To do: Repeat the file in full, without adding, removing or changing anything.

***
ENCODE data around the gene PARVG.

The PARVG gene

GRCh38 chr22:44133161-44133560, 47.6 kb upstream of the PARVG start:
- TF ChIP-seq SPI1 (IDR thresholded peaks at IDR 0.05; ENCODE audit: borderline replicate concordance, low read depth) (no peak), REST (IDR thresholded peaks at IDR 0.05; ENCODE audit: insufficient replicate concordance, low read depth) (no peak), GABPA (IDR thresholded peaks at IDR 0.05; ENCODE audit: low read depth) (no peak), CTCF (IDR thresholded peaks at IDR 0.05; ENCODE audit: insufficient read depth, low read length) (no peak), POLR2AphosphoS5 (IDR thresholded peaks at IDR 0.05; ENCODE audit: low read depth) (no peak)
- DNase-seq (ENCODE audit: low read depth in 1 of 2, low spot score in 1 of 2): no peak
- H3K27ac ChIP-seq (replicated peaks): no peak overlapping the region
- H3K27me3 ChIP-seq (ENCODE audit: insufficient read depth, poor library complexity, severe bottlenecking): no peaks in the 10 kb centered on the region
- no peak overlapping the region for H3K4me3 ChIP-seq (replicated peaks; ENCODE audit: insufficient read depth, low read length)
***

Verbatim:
ENCODE data around the gene PARVG.

The PARVG gene

GRCh38 chr22:44133161-44133560, 47.6 kb upstream of the PARVG start:
- TF ChIP-seq SPI1 (IDR thresholded peaks at IDR 0.05; ENCODE audit: borderline replicate concordance, low read depth) (no peak), REST (IDR thresholded peaks at IDR 0.05; ENCODE audit: insufficient replicate concordance, low read depth) (no peak), GABPA (IDR thresholded peaks at IDR 0.05; ENCODE audit: low read depth) (no peak), CTCF (IDR thresholded peaks at IDR 0.05; ENCODE audit: insufficient read depth, low read length) (no peak), POLR2AphosphoS5 (IDR thresholded peaks at IDR 0.05; ENCODE audit: low read depth) (no peak)
- DNase-seq (ENCODE audit: low read depth in 1 of 2, low spot score in 1 of 2): no peak
- H3K27ac ChIP-seq (replicated peaks): no peak overlapping the region
- H3K27me3 ChIP-seq (ENCODE audit: insufficient read depth, poor library complexity, severe bottlenecking): no peaks in the 10 kb centered on the region
- no peak overlapping the region for H3K4me3 ChIP-seq (replicated peaks; ENCODE audit: insufficient read depth, low read length)